Severed Florida causeway reopens three weeks after Hurricane Ian
Officials reopened Florida’s Sanibel Island Causeway on Wednesday, restoring access to the island three weeks after Hurricane Ian ravaged the sole road between it and the mainland.
The Category 4 storm made landfall a few miles north of the popular tourist destination late last month, destroying the causeway in three different places as it wreaked havoc on the island and in other areas of Florida’s Gulf Coast.
“The work that has been done to restore vehicle access to Sanibel Island has been historic,” Florida Gov. Ron DeSantis (R) said in a statement.
“Cutting through bureaucratic red tape and delivering on our promise to get Sanibel Island up and running has been a top priority,” DeSantis continued. “By restoring access over the causeway, repair crews, first responders, emergency vehicles, business owners and residents will be better able to expedite recovery from this storm.”
DeSantis visited the island on Wednesday morning to make the announcement alongside local and county officials.
DeSantis and Florida Department of Transportation Secretary Jared Perdue said the project was completed ahead of schedule after DeSantis directed the department to prioritize repairs on the causeway. Officials will now continue making plans for permanent repairs.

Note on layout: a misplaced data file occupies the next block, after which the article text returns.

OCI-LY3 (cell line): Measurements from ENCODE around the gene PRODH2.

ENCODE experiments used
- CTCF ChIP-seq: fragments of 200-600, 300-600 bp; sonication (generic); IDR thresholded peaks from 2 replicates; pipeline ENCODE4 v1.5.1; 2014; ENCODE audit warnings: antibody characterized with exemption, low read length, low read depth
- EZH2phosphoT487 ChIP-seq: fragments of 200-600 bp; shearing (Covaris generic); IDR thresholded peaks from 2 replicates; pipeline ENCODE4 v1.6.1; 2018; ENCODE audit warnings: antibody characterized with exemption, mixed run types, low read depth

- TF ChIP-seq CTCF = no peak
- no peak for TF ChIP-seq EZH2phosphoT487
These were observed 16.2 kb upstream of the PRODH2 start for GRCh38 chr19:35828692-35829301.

“I am grateful for our dedicated team members who quite literally built a road in the Gulf in 15 days,” said Perdue. “While the bridges were largely undamaged by the storm, portions of the causeway which connect bridge structures together were washed away by Hurricane Ian, leaving the bridges unconnected to the mainland or the island. A project like this, under normal circumstances, could take months.”
Hurricane Ian made landfall near Cayo Costa, Fla., on Sept. 28, bringing destructive winds and rain that caused dangerous storm surges and killed more than 100 people.
The storm knocked out power for more than 2 million residents at one point, although DeSantis said officials have since restored power to all accounts on the mainland.
DeSantis’s office on Tuesday said insurers had already reported a total of $5.99 billion in estimated losses from 535,445 total claims.
University of Florida researchers estimated agriculture losses alone could reach $1.56 billion based on a preliminary assessment.